Tuesday, November 20, 2012

The Big Flu Post

There's a chill in the air, the leaves have changed, lights are starting appear on houses, and there has even been a dusting of snow. You know what that means... It's cold and flu season! Yes, it's that special time of year when noses run and wadded up tissues adorn wastebaskets! I hear you all rejoicing!  (End ironic remarks.)

My first semester at BYU I took this totally amazing class called Wildlife Ecology and Range Management for my Biology GE instead of Bio 100. (It truly was AWESOME! It completely changed the way I looked at deer hunting, prairie dog poaching, large predators, wool sweaters vs. leather jackets, Mad Cow Disease, and a number of other issues.)

While all my other freshman compatriots were off learning about cell walls, my good friend Kim and I were learning about wildlife diseases. One of our first assignments was to basically pick five diseases we considered to be the biggest threats to humanity talk about why we considered them to be huge epidemiological threats. Of course a lot of the articles we had been reading talked about AIDS. However, in my paper, I chose influenza as being the most threatening disease.

Now, I really do think you can make a case for AIDS, but I chose influenza because the flu can be contracted more easily (casual contact vs. sexual contact, contaminated blood products, or hypodermic needles). You could be a nun and still get the flu and even die (maybe not as easily if you're one of those nuns who never leaves the convent, but I digress.) However, it probably would surprise most people that flu season actually ranks pretty low on my list of things to stress about. It's not that I don't think flu is a potential problem, it's just that we take a lot of care to prepare for and prevent disease.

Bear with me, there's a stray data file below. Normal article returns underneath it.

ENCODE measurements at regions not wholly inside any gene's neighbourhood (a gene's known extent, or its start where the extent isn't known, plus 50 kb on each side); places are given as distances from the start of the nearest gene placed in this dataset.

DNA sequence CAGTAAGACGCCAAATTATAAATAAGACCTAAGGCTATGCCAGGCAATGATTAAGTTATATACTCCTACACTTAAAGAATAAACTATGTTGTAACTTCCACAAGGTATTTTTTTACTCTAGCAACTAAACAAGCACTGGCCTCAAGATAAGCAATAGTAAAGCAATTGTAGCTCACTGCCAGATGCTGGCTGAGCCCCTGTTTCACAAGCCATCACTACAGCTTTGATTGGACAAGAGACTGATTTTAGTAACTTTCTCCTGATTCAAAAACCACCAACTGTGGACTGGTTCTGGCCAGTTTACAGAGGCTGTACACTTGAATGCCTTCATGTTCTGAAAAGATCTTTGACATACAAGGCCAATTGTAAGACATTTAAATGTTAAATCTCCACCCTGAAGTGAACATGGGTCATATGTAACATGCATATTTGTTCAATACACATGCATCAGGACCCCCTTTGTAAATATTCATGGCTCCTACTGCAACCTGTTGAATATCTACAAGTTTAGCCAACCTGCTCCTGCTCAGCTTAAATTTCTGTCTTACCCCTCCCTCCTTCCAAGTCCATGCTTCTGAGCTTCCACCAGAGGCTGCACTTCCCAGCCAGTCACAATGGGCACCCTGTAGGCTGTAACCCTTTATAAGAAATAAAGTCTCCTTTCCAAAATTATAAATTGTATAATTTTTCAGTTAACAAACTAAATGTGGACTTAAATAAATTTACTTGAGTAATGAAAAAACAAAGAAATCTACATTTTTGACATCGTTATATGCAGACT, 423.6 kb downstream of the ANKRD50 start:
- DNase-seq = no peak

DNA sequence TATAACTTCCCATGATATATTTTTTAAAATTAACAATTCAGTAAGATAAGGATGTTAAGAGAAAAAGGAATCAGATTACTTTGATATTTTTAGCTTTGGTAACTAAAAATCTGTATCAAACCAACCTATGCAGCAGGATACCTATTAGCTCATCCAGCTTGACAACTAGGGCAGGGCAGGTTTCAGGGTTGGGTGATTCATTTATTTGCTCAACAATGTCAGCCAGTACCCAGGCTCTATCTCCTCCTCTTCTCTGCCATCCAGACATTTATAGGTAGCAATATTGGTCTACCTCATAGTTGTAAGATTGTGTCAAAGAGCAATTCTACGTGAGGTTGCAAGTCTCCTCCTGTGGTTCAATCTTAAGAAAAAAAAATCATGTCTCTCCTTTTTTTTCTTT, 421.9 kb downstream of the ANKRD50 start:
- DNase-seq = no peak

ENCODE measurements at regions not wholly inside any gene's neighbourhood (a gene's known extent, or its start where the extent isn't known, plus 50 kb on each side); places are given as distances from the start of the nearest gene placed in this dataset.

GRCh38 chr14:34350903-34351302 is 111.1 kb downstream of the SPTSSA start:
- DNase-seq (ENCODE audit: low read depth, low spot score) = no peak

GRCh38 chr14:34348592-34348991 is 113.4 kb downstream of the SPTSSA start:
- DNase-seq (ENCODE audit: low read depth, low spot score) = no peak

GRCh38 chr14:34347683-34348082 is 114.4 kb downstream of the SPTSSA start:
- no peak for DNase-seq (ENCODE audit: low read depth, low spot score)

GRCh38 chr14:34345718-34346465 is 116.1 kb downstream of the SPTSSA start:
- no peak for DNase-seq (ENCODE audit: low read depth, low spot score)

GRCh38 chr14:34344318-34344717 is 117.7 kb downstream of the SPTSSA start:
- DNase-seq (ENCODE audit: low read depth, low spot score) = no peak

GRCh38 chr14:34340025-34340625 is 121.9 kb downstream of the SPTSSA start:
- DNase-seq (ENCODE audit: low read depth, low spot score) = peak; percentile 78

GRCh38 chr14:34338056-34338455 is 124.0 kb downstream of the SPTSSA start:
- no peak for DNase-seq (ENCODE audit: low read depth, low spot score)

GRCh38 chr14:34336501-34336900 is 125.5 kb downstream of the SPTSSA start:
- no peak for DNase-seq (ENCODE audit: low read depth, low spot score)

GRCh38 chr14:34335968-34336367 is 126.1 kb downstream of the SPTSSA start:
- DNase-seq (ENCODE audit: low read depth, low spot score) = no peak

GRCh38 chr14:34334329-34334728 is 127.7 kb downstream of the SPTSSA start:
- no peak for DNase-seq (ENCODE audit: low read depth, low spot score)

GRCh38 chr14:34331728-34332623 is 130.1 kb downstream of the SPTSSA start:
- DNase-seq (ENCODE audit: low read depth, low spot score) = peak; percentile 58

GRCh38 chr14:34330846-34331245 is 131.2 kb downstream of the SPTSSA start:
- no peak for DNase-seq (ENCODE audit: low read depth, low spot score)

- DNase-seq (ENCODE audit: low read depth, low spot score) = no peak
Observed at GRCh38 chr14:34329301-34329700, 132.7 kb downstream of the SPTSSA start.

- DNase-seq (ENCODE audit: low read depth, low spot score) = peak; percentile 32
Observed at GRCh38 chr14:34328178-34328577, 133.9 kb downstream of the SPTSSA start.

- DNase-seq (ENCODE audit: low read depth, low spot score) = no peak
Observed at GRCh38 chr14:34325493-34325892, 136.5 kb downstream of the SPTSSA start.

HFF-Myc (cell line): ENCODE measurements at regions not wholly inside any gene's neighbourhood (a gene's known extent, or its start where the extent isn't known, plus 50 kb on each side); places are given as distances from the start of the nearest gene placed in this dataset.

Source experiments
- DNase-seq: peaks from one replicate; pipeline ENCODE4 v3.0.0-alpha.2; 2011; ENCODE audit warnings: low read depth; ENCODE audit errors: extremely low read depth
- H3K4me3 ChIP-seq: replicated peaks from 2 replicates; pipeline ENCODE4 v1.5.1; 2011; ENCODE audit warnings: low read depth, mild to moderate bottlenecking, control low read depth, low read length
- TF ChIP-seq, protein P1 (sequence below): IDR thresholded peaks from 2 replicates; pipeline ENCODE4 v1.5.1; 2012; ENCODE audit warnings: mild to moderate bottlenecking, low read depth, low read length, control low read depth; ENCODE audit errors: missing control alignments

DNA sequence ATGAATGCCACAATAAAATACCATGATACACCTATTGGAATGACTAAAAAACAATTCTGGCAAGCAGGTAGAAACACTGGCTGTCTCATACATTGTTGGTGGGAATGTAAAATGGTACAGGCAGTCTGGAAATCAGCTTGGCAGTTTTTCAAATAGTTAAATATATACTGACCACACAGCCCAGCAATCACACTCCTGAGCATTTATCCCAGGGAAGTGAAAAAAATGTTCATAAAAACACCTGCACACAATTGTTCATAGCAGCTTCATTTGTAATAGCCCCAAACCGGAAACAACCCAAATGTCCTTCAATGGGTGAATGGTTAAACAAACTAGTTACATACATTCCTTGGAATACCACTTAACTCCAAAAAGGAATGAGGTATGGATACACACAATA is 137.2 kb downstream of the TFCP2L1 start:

One thing you have to understand about the flu is that there is a lot of misinformation out there. For example, did you know that there is compelling evidence that many of the deaths in the 1918-1919 H1N1 flu epidemic may have actually been due to lethal aspirin doses administered by well-meaning physicians? Or that the 1976 H1N1 scare actually only resulted in the death one person- an extremely motivated army private in basic training who had been confined to quarters due to illness but nevertheless snuck out, shouldered a fifty pound pack, went out for a several mile hike in the dead of winter and subsequently collapsed and died? (I think I would die under those circumstances too.) Because a post-mortem showed that he was carrying the H1N1 strain of flu and a few other privates tested positive for the same strain, public health authorities assumed that a pandemic must be coming. Another interesting fact, the young private's drill sergeant performed CPR on him when he collapsed and didn't get sick.

If you'd like to read a full, fascinating history of the H1N1 flu and a number of other relatively recent diseases, I highly recommend Laurie Garret's The Coming Plague, a recommendation from my Wildlife Ecology and Range Management professor.  I will say that while I feel Garret does an excellent job of documenting the history of outbreaks of mysterious diseases, she's very weak on actually coming to conclusions of why these diseases are spreading and how to stop them. At the end of her book when she attempts to briefly address these questions, she mostly parrots the typical mumbo-jumbo that the world is over-populated as a cause and that drugs and research are the answer.